Filoxenia and filoto

After my great day at Vergina I left my hotel outside Halkidona, heading southish toward Dion, my next ancient site. For a change of scene, I’d decided to stay at the seaside town of Olympiaki Akti, which is a little way from Dion. I made good time and was there mid-afternoon. I had to stop a couple of times to take photos as I came in sight of Mount Olympos.

DSC07020

It’s no wonder the ancient Greeks thought it was the home of the gods. The surrounding land is pretty flat and the mountain seems to rise up from nowhere. It looks more a mountain range than a mountain. There are 52 peaks, up to 2,917 metres high. That’s Mitikas, called Pantheon in the old days, because it was the meeting place of all the gods. Their palaces were in the ravines, or as Homer called them, the creases of Olympos.

Dion is at the foot of Olympos and was a site sacred to Zeus, for whom the town is named. Dion means “of Zeus” which is Dias in ancient Greek. The “d” in Dion and the “Z” in Zeus both pronounced,  “th” as in “they”. This was told to me by my landlord. He couldn’t quite get my name, so I said, “Diane, you know, like Artemis.” So he called me Artemis from then on. We talked about mythology, and ancient history, especially in regard to where I’d been so far and where I was going, and about politics. I asked who he thought would win the Greek election. He wasn’t sure, which was probably a good call. When I asked him what he thought of Alexis Tsipras, he said, “First, he was good, but then …” and with a wry expression, he picked up his key ring and turned it over, and then back again, an eloquent illustration of a back-flip.

Poor Tsipras. He’s been in office for seven months, and people expect him to have already fixed the problems that have accumulated under a government that’s been in power for forty years. The problem that my landlord saw however, and that most people see, is that Tsipras was elected on the platform of “no austerity measures”, which makes sense, because the austerity measures are crippling the economy, not to mention the people. Unfortunately, I think Tsipras wasn’t tough enough to stand alone against the “Troika” – the European Commission (EC), the European Central Bank (ECB) and the International Monetary Fund (IMF). I think Yannis Varoufakis was, but the Troika refused to negotiate with Greece while he was the Finance Minister, so he resigned his post.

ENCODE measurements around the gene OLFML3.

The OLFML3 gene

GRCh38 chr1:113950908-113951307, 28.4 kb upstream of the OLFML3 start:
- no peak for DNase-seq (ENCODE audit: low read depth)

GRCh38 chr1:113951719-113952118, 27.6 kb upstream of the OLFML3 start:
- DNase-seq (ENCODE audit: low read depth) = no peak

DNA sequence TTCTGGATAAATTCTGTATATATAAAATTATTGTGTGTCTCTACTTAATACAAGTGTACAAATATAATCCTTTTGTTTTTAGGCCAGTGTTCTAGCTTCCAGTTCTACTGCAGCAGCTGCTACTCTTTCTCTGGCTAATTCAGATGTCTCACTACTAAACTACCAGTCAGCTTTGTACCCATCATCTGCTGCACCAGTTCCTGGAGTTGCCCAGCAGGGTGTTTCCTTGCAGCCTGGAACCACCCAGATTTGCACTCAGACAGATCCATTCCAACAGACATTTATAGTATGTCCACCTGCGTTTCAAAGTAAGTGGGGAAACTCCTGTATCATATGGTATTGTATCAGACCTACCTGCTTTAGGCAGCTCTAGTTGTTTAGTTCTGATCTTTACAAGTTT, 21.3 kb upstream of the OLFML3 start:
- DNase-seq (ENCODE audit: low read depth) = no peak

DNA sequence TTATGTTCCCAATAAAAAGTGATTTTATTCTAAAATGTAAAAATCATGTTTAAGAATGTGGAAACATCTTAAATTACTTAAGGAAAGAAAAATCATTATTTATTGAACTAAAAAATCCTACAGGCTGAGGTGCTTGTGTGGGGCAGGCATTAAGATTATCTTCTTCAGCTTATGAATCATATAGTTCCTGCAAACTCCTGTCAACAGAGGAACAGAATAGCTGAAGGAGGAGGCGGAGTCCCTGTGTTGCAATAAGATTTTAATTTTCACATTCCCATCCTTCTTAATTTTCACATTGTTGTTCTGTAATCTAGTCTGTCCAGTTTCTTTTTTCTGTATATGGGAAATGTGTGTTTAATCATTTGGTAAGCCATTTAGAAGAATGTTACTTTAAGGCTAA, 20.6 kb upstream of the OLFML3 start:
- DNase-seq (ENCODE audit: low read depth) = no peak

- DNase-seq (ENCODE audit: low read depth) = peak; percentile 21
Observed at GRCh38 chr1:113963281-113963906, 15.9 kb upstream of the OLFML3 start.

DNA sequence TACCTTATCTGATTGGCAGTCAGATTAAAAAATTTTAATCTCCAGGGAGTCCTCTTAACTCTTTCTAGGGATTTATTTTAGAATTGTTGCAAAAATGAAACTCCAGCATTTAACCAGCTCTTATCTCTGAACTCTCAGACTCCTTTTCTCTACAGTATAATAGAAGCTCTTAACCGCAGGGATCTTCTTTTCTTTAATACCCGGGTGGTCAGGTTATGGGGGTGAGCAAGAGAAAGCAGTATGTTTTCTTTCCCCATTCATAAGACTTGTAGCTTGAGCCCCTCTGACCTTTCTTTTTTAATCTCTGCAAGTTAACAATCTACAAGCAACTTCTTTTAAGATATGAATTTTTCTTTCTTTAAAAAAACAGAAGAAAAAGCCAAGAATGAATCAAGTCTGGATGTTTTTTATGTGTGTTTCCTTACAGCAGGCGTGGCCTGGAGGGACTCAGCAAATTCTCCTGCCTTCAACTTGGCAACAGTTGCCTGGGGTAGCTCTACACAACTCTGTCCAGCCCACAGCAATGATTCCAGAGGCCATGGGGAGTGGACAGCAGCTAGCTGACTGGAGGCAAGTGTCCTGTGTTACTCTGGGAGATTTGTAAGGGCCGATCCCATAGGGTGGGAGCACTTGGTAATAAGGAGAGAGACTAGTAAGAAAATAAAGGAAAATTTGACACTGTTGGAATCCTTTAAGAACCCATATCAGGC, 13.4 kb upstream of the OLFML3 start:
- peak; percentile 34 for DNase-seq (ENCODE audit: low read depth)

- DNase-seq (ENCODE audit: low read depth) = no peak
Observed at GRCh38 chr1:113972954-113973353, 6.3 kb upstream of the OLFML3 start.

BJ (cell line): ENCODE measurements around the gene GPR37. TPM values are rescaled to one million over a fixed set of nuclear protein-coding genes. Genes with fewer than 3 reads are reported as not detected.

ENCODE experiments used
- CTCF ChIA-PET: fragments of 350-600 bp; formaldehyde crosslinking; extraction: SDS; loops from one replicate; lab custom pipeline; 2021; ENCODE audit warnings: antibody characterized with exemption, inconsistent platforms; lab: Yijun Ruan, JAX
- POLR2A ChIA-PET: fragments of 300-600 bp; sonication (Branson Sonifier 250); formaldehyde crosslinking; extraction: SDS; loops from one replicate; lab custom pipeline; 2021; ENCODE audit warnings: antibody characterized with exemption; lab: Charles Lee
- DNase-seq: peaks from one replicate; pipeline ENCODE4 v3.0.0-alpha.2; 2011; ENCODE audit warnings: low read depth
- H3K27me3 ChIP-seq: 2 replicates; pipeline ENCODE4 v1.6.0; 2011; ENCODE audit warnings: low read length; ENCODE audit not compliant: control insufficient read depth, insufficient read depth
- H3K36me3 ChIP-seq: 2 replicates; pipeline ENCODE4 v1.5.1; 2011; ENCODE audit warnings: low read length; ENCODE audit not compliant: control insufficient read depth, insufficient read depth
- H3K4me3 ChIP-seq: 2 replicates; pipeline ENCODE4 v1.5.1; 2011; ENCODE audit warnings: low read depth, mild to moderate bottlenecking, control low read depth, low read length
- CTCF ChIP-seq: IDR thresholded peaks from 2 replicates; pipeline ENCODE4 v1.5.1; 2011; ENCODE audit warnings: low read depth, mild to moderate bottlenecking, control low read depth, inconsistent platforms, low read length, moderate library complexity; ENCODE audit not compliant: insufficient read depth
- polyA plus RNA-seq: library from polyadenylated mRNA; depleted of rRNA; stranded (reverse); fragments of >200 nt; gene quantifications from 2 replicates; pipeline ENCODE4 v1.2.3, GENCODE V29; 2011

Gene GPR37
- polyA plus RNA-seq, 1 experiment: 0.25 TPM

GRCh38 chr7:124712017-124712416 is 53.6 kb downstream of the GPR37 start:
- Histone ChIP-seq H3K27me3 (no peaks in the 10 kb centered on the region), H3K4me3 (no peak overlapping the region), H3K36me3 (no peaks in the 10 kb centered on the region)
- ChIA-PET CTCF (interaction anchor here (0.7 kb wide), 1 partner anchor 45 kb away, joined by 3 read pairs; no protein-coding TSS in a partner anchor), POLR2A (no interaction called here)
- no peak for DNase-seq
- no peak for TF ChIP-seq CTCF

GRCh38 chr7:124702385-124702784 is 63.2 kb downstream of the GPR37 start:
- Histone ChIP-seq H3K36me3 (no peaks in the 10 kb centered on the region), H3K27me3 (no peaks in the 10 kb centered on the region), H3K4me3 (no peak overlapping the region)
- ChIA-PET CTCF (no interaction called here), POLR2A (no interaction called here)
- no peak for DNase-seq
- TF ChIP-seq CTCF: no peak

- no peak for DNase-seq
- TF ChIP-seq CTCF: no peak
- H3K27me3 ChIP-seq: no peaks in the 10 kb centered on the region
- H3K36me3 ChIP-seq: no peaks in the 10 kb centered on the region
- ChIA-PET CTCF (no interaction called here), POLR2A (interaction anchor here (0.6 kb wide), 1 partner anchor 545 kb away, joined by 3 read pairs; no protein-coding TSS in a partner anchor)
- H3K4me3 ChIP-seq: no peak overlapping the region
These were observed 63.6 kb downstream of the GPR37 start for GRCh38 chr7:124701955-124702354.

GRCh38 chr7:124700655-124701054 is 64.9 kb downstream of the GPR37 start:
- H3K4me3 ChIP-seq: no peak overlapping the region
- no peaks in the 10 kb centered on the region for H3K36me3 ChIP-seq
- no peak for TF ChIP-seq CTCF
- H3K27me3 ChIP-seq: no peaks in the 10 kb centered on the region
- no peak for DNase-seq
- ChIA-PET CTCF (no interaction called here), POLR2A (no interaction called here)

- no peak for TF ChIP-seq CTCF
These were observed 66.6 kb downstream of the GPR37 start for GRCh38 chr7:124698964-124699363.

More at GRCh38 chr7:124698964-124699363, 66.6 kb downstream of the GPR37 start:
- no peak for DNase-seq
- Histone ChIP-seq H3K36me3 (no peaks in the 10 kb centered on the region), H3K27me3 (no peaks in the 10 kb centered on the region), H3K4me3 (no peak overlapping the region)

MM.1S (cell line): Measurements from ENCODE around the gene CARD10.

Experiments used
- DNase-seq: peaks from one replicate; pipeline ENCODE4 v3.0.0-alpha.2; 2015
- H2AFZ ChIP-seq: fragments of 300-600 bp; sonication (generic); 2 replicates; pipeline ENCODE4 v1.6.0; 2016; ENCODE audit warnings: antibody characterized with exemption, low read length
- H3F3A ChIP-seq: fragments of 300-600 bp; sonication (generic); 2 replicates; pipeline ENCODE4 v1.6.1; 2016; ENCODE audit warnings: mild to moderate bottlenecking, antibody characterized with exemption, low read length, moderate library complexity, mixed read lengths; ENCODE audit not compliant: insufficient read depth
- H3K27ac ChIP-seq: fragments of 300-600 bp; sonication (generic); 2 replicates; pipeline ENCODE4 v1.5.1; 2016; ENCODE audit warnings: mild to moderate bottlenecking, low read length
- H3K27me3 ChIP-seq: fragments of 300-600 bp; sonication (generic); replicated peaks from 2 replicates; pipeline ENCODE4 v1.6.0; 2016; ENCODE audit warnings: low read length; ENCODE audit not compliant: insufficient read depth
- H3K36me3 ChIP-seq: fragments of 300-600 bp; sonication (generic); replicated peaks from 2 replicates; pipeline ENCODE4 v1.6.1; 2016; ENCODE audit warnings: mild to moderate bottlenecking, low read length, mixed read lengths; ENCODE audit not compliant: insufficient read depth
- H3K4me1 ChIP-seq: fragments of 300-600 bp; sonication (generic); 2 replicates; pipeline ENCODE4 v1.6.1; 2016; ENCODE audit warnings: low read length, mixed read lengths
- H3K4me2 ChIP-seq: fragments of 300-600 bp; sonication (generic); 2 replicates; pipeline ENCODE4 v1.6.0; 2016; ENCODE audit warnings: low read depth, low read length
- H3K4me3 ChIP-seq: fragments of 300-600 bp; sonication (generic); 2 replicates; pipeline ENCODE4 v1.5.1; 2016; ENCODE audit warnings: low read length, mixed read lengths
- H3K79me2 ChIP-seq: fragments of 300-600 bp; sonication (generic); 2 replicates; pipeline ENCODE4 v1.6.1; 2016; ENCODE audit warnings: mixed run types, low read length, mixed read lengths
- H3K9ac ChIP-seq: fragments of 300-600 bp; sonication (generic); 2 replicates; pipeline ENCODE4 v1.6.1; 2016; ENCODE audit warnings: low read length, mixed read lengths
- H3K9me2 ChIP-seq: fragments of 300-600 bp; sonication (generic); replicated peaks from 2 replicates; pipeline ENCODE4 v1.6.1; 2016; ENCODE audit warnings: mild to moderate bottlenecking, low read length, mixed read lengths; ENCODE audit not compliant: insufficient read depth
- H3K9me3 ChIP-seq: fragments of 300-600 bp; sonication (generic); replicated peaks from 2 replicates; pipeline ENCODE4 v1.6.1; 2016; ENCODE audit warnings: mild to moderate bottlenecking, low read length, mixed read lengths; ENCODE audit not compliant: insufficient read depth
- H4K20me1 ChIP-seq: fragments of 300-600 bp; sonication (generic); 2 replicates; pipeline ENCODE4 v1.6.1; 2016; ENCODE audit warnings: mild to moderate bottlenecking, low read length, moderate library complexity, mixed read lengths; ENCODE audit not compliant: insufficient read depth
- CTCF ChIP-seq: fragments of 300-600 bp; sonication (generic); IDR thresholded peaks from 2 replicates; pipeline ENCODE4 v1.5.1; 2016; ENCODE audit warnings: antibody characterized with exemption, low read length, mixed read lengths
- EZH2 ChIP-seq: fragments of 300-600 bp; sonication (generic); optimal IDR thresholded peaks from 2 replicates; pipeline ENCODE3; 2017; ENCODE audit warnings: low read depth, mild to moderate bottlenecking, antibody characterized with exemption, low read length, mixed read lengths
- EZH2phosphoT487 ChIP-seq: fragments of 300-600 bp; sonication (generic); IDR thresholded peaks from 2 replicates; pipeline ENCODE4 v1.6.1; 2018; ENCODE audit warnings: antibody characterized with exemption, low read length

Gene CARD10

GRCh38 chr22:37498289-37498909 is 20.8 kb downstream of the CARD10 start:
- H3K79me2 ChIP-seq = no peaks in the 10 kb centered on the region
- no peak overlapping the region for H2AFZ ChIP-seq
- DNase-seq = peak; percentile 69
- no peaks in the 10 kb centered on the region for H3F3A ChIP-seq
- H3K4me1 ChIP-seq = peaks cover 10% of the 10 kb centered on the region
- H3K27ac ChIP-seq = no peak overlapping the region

How is that democratic? How can a union of other countries and banks have the power to decide what Greek finance minister they’ll work with? It flabbergasts me. They couldn’t win an argument with him so they told him to take his bat and ball and go home, and send someone nicer.

Unfortunately that was the beginning of a rift between Varoufakis and Tsipras, so they’re no longer working together. Unfortunate because I think they had the beginnings of a good team. I asked my landlord what he thought of Varoufakis. He replied, “He rock star. He want everybody look at him.” So, not everyone is as impressed with him as I am. Fair enough too as I don’t live in Greece, I’m not Greek (even though I’d like to be) and I don’t live with the politics daily. In my defence, at least I’m interested.